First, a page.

Published: April 20, 2021
Publisher: Tor Books
Series: The Divide #1
Genre: Science Fiction
Pages: 480 (Paperback)
My Rating: 4.0/5.0
The Expanse meets Game of Thrones in J. S. Dewes’ fast-paced, sf adventure The Last Watch, where a handful of soldiers stand between humanity and annihilation.
It’s the edge of the universe.
Now it’s collapsing—and taking everyone and everything with it.
The only ones who can stop it are the Sentinels—the recruits, exiles, and court-martialed dregs of the military.
At the Divide, Adequin Rake, commanding the Argus, has no resources, no comms—nothing, except for the soldiers that no one wanted.
They’re humanity’s only chance.
A collapsing universe!
Threat of (another) alien invasion!
How cool is all that? Way, way too cool. I couldn’t resist picking up the audiobook, especially after so many glowing reviews from my fellow bloggers. I’m glad I listened (though I was already keeping an eye on it) because it was a pretty darn cool story.
At some point in humanity’s long history the universe stopped expanding and just stopped, forming an edge. This border of the abyss is called the Divide and there are ships stationed there full of the military’s troublemakers. That’s where Adequin Rake, Titan war hero and captain of the Argus is now stationed. It’s also where the disgraced and disowned heir to the most powerful family in the human universe has been shuttled off to. Cavalon Mercer blew up his grandfather’s new genetics laboratory/cloning facility to prove a point – that he hates him and all he stands for – and now he’s stuck at the edge of the universe. Cavalon, Adequin, and a few other crew members from the Argus must try to save the universe as it begins its inevitable collapse and the threat of alien invasion from the Viators is renewed.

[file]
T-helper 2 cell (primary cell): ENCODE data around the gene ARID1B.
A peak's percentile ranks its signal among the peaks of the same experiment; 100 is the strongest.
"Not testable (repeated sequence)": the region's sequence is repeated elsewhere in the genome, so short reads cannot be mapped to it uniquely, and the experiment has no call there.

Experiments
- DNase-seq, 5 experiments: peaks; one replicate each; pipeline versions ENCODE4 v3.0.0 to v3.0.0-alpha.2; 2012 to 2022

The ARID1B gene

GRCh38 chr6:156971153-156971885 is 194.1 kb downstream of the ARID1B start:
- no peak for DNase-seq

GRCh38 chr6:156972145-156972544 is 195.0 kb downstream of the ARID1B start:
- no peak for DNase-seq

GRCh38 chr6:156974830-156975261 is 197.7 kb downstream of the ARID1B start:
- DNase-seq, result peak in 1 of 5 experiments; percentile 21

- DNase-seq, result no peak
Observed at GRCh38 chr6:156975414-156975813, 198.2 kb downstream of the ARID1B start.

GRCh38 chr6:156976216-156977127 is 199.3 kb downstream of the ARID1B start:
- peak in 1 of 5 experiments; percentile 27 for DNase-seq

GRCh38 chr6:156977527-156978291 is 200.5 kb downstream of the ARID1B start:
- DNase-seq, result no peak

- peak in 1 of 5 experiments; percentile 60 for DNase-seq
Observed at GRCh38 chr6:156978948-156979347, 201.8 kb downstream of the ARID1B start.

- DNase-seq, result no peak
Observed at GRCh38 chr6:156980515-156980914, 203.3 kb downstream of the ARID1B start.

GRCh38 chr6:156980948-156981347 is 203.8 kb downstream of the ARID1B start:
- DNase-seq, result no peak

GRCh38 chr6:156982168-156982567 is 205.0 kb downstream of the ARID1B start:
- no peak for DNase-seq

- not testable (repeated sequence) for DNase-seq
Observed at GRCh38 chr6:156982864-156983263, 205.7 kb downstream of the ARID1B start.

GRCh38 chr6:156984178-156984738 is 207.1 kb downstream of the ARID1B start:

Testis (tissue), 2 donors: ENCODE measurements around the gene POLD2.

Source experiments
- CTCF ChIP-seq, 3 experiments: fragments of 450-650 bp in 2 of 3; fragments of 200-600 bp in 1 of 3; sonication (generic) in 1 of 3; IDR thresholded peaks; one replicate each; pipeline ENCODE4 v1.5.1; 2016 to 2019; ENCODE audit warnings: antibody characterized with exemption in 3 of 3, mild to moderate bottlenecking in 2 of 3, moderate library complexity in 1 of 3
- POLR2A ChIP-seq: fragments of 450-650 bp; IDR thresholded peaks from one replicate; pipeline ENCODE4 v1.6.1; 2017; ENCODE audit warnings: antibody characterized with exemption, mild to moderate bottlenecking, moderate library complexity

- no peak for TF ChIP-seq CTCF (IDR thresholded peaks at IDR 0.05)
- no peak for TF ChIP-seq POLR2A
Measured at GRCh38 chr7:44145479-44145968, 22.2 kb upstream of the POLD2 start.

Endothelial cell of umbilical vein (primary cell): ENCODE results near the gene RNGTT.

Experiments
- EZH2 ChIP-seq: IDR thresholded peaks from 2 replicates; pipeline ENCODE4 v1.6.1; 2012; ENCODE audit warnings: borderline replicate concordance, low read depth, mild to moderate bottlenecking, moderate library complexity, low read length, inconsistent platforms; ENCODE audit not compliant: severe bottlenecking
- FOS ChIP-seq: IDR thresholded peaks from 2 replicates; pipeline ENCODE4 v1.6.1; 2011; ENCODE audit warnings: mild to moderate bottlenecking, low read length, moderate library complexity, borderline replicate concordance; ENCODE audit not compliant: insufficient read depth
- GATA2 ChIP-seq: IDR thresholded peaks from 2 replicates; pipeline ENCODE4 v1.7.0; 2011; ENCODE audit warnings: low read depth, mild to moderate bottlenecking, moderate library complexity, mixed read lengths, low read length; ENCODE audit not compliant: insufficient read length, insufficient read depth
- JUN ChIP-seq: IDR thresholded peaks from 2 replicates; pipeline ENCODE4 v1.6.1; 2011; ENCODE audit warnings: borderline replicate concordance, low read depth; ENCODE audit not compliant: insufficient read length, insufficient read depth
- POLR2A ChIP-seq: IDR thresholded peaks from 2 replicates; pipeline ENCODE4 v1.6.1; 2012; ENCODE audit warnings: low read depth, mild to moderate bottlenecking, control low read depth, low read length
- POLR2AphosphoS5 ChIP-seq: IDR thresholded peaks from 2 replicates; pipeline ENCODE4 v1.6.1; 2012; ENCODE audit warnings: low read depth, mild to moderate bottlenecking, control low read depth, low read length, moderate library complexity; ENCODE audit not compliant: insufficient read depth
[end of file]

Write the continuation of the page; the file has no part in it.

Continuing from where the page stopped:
This was an exciting, edge of your seat type story with plenty of action and calamity. What could possibly be worse than the edge of the universe violently rushing inward? Well, the threat of a third Viator war after the immeasurable destruction caused by the first two is actually just the icing on the cake, especially since Adequin Rake was supposed to have eradicated the last breeding Viator. The characters were likable and I easily found myself rooting for all of them – Adequin and Cavalon are merely the tip of the iceberg. The secondary characters are just as likable and have interesting pasts of their own that the story slowly begins to unveil.
Overall this was an enjoyable read, though I did find myself wishing things would just hurry up toward the end. I can’t even recall why I wanted the book to move along so much – impatience probably. Despite my impatient tendencies, I’m looking forward to the next book, The Exiled Fleet, which will be published in August 2021.